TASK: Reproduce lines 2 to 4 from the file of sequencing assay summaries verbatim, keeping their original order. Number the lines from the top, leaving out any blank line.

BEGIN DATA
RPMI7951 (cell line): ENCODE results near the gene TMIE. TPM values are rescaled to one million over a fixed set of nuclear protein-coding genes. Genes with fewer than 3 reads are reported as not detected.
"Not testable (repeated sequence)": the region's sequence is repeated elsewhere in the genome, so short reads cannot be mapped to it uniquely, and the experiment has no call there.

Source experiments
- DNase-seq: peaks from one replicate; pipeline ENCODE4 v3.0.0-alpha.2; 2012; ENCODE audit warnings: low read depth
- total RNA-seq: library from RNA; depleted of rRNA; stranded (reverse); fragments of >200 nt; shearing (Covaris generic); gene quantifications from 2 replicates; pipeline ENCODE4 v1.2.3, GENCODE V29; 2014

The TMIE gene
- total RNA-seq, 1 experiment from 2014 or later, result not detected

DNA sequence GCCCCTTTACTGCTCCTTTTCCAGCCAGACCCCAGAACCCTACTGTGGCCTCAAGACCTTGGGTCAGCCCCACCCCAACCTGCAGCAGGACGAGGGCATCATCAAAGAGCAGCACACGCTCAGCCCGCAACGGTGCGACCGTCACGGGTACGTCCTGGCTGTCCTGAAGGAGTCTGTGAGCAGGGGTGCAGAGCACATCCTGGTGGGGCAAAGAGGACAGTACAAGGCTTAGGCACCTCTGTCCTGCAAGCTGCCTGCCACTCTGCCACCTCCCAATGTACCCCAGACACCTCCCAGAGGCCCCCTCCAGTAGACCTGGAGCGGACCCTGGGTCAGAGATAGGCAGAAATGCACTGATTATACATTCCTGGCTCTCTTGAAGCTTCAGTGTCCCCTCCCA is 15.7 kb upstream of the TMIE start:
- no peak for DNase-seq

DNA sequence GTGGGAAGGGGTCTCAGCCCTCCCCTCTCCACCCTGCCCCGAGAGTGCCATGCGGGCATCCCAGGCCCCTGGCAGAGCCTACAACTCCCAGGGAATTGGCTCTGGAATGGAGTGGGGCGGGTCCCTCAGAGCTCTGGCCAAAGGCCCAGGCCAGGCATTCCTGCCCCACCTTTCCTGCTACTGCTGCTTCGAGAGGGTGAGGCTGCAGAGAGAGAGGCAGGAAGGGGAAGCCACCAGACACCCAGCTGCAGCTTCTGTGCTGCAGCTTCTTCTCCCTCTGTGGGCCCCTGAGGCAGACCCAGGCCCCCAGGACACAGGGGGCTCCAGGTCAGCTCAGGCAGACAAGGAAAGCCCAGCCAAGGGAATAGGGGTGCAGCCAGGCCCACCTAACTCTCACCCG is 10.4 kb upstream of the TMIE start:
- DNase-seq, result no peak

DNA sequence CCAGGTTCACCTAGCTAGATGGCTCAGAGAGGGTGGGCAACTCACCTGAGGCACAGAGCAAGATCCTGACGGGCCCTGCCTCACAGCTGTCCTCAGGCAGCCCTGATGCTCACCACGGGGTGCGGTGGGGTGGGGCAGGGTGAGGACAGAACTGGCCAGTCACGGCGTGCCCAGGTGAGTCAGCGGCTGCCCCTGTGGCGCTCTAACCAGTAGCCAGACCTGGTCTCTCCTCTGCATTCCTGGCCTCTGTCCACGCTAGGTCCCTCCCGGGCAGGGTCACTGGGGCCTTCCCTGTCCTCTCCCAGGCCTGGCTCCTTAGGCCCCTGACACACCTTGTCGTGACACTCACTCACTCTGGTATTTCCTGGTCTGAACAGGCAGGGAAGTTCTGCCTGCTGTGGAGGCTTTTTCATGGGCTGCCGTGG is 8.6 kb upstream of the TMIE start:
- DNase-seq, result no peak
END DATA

"Not testable (repeated sequence)": the region's sequence is repeated elsewhere in the genome, so short reads cannot be mapped to it uniquely, and the experiment has no call there.

Source experiments
- DNase-seq: peaks from one replicate; pipeline ENCODE4 v3.0.0-alpha.2; 2012; ENCODE audit warnings: low read depth